Whether you can pursue a claim now will depend on a lot of things. You should talk to a Social Security lawyer to make sure you protect your rights. Your lawyer may also have to get your previous application reopened.
Please let me know if I can answer any additional questions by posting here or by providing more details offline. I wish you the best with your claim.
Timothy M. Klob
Klob Law Firm
Provision of information in response to this question does not create an attorney-client relationship and the questioner is encouraged to seek and retain legal counsel in order to discuss their question(s) further and directly with legal counsel. Respondent is licensed to practice law in Georgia before all Georgia courts for non-Federal matters with a primary focus on personal injury and workers' compensation. Respondent is also authorized by the Social Security Administration to represent claimants nationwide in Social Security Disability claims, and is admitted to practice before the United States District Courts for the Northern Districts of Georgia and Texas, respectively, for federal matters including judicial review of Social Security matters. The questioner is advised that some responses on this site are provided by attorneys who are not licensed in the respective jurisdiction of the questioner, and any advice from attorneys on this site concerning state-specific areas such as workers' compensation by attorneys who are not licensed in the applicable and appropriate jurisdiction should be viewed as for general educational purposes and should generally be given lesser weight than responses by attorneys licensed in the governing jurisdiction. Response to this question further assumes that the questioner is not currently represented by counsel, and if this is not the case, then it is recommended that any further questions or concerns be directed to their current legal counsel.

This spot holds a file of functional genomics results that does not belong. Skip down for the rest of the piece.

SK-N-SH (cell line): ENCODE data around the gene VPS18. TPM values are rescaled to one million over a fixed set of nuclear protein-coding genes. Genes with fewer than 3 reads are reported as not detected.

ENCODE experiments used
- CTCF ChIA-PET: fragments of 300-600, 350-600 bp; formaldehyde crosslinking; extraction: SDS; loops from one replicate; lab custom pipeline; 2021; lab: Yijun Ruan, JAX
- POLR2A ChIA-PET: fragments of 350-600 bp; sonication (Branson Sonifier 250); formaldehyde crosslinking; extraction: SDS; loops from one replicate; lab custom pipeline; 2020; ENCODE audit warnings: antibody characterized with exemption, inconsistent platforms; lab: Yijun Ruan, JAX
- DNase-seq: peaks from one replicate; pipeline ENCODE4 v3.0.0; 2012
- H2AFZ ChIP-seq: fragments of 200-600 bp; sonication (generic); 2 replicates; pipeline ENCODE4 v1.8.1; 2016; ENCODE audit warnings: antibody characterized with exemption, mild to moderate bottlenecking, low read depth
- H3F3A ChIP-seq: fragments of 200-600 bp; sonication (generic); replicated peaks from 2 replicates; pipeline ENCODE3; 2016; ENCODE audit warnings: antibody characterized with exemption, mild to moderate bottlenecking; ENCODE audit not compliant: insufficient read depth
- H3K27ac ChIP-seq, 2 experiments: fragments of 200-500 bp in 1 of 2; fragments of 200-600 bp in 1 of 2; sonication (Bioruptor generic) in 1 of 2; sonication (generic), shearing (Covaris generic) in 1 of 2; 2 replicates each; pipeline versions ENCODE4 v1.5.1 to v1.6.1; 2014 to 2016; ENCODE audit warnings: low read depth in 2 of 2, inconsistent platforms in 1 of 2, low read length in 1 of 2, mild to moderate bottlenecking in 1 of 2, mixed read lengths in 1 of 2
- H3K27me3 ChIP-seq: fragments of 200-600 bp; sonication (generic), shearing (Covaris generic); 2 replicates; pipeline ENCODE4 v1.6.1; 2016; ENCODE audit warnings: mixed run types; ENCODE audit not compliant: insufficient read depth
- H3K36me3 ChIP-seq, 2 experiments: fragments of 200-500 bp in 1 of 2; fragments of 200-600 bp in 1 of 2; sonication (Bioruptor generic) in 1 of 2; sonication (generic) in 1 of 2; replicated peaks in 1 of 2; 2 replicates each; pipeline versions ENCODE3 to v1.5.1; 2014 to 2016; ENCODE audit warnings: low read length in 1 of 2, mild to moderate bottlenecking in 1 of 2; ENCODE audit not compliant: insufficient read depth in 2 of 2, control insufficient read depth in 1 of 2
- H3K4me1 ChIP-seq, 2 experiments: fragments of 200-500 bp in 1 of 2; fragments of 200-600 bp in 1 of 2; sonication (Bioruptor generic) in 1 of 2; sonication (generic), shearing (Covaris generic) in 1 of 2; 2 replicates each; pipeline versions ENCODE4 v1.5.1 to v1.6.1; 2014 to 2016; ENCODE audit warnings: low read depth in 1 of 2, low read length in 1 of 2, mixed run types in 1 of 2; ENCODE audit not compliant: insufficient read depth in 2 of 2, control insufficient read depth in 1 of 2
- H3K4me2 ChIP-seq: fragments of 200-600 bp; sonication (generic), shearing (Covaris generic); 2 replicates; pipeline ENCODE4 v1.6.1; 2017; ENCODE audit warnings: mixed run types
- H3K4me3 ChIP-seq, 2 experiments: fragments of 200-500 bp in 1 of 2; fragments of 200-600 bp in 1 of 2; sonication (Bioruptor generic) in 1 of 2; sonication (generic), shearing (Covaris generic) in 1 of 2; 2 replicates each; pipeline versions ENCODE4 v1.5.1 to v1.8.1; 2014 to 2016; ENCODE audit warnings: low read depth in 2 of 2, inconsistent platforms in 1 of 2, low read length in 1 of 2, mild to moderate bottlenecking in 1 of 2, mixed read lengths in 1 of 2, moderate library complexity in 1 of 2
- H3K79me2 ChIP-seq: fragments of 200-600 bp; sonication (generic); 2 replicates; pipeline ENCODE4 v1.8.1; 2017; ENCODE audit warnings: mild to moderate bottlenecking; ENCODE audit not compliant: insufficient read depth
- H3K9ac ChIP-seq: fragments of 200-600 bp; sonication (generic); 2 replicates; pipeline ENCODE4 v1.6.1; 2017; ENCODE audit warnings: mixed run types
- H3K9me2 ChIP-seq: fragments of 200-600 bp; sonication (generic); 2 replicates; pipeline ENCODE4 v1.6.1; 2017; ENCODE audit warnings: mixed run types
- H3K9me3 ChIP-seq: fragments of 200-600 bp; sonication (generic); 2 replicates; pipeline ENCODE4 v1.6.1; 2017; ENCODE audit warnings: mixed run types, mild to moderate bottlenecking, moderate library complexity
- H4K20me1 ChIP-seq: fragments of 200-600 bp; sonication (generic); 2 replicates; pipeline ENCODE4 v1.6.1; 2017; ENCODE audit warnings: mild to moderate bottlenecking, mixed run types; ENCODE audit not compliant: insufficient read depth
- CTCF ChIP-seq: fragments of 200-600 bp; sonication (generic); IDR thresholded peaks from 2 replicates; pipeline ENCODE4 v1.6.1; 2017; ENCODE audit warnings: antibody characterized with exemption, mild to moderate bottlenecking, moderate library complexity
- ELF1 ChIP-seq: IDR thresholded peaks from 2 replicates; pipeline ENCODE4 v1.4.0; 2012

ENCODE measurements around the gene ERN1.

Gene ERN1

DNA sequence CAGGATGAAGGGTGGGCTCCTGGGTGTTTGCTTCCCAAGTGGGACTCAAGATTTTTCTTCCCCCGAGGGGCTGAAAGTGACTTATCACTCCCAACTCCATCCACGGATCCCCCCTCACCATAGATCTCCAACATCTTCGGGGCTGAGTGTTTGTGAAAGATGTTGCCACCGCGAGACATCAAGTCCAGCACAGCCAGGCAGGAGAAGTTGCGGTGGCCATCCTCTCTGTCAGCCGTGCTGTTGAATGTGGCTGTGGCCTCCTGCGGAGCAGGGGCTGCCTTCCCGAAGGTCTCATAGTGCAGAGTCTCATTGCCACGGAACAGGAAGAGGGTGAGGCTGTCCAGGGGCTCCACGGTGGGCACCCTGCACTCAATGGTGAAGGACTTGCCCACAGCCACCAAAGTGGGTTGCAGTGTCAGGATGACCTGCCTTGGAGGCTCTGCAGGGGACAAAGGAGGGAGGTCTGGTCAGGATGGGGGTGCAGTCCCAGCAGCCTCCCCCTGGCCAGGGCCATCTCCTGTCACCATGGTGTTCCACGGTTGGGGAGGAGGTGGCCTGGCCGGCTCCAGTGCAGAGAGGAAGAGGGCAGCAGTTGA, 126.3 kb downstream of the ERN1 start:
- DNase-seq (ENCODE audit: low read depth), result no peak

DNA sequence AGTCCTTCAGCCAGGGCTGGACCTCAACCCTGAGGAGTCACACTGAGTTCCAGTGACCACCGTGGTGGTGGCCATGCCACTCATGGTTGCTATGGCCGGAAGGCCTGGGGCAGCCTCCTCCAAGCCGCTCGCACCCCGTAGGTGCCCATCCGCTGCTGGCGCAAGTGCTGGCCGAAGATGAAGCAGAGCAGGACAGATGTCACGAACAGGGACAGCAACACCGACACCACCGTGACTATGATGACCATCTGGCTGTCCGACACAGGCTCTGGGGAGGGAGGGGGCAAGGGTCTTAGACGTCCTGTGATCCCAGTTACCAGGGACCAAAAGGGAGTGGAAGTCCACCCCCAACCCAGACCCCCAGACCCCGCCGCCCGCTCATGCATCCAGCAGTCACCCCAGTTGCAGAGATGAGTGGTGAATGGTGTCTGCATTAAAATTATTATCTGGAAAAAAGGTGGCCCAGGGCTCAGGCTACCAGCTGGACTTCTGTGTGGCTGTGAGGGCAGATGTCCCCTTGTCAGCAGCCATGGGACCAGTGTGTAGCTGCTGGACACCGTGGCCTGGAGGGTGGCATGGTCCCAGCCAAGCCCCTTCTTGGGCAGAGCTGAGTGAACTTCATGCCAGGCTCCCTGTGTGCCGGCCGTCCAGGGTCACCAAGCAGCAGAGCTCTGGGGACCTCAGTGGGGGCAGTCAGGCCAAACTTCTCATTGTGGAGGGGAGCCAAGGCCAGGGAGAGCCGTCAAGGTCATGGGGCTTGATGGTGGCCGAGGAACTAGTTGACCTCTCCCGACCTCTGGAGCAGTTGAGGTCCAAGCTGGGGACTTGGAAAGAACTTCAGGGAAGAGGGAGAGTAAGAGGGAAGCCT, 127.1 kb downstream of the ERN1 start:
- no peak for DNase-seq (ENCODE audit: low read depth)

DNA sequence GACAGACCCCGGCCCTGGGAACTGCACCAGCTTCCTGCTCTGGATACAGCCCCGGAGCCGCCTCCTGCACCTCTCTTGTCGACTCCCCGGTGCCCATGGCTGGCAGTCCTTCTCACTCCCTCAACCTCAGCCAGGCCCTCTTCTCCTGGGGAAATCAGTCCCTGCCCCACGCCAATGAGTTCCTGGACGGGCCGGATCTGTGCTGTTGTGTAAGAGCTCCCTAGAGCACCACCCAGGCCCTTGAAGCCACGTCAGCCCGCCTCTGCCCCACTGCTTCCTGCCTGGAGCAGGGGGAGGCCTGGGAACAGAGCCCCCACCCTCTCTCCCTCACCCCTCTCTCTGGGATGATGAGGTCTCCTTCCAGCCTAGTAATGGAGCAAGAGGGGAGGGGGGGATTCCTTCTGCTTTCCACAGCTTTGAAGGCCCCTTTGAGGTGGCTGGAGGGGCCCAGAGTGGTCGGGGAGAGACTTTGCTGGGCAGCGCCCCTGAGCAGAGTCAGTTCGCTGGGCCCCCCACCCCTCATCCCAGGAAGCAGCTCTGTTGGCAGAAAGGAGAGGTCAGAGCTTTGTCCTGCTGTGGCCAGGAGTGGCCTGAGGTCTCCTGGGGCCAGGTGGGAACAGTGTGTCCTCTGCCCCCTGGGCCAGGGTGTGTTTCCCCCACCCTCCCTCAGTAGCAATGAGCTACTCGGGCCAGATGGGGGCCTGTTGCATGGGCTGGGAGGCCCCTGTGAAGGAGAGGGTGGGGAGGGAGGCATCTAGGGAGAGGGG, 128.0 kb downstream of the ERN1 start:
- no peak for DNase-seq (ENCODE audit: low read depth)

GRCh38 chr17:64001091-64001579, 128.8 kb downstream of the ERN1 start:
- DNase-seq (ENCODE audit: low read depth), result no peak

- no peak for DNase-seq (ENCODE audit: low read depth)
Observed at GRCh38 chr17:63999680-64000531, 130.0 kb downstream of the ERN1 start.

I'm sorry to hear about your health problems and the loss of your appeal documents. You should locate a Social Security Attorney in your area as soon as possible. It would be helpful to obtain a copy of your Social Security file as well. If your initial application was in 2000 you may need to start the process over again, but you may be able to reopen your previous appeal. This process does take time, so you should attempt to address your need for medical care by contacting social service agencies in your area that may be able to assist you in that regard. Not only do you need to receive medical treatment for your own well-being, medical documentation of your ongoing physical impairments is important to your disability claim. Good luck.
There is no such thing as a Social Security account for you to have no funds in. But there is a rule that a claimant have "insured status" as of the disability onset date. Insured status requires 20 covered quarters to have been earned in the 40 calendar quarters immediately preceding onset of disability. In practice, where a claimant has worked steadily and then stopped, this creates a window of 5 years in which to prove disability onset.
To be medically entitled to Social Security disability benefits, a claimant must prove that their combined impairments render them unable to reliably sustain work at any kind of job known in the national economy.